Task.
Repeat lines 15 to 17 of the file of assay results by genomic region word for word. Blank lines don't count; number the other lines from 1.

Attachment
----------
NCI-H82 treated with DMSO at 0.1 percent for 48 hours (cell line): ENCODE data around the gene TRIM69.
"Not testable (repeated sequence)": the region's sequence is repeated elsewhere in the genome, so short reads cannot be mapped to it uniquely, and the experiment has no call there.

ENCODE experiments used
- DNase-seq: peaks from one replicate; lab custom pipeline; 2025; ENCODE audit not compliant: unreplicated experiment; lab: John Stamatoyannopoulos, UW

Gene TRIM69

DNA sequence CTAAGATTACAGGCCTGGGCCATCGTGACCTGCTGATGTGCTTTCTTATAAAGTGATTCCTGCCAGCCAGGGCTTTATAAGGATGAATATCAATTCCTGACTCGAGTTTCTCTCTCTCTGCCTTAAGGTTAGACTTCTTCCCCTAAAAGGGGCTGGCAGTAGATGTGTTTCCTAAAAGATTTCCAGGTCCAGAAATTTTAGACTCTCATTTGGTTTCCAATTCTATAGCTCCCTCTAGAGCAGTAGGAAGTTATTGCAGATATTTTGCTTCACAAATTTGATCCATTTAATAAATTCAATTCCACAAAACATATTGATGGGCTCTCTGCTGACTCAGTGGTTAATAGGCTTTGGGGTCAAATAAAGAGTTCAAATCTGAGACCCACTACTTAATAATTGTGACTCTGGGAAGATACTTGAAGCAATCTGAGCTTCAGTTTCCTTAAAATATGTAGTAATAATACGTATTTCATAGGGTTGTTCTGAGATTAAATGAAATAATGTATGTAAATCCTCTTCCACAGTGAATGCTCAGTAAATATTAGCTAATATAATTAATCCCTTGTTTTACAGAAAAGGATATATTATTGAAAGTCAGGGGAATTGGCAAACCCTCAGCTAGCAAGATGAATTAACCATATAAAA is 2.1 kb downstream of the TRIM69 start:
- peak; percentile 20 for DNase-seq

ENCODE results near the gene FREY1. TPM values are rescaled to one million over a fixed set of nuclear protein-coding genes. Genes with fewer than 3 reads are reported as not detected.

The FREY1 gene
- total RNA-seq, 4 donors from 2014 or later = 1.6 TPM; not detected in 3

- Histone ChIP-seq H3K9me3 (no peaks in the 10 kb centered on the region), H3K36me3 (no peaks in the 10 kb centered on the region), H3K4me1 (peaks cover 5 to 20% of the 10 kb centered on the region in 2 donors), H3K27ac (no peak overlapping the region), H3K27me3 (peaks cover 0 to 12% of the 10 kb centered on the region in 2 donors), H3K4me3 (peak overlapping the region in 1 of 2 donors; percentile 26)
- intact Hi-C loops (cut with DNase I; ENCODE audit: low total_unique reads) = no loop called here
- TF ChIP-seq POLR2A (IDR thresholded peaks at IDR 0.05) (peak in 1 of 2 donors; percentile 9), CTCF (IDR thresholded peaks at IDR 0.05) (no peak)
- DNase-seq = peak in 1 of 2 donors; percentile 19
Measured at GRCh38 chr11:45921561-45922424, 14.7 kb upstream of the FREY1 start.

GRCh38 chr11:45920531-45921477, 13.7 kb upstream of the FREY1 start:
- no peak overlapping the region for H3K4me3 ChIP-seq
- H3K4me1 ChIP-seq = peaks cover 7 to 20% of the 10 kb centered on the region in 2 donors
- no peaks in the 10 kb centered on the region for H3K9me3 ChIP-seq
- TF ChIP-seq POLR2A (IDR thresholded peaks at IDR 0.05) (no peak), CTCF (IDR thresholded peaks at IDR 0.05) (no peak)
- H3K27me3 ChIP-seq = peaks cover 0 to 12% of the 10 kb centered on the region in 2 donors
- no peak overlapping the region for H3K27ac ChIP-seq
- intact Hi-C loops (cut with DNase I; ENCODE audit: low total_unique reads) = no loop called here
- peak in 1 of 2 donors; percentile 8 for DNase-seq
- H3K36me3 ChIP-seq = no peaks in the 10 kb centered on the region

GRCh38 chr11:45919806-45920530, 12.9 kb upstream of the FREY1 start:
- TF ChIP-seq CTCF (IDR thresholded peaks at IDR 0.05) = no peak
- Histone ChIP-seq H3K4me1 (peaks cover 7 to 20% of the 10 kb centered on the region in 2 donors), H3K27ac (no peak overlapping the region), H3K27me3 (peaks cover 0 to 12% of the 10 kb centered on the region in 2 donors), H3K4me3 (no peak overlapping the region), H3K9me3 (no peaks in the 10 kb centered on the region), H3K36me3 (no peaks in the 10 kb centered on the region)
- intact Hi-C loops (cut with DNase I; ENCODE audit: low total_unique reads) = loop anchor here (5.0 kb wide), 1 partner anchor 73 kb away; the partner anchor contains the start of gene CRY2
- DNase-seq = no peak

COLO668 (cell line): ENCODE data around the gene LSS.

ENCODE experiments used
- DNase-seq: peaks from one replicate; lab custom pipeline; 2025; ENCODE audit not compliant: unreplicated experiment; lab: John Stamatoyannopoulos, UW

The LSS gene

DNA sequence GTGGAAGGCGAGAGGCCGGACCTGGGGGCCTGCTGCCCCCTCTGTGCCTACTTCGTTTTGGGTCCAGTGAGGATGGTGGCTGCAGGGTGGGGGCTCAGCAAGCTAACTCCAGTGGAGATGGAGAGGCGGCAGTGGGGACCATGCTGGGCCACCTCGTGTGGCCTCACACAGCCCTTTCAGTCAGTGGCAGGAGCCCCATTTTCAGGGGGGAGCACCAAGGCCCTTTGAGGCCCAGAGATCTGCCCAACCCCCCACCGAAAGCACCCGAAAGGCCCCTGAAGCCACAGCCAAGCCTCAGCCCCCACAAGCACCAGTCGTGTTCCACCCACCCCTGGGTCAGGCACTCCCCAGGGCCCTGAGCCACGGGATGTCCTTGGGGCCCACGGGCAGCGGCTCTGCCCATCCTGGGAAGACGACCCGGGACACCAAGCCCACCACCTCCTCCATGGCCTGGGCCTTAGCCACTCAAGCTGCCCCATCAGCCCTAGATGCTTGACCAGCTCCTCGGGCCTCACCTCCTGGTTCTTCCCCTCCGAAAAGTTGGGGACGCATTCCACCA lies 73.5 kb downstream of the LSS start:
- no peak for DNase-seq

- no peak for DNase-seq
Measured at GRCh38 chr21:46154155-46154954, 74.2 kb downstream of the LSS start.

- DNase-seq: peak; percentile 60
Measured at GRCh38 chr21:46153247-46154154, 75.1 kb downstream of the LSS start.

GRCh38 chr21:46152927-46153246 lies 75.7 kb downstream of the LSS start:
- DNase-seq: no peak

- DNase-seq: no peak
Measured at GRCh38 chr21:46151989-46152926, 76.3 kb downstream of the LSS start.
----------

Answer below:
Measured at GRCh38 chr11:45921561-45922424, 14.7 kb upstream of the FREY1 start.

GRCh38 chr11:45920531-45921477, 13.7 kb upstream of the FREY1 start:
- no peak overlapping the region for H3K4me3 ChIP-seq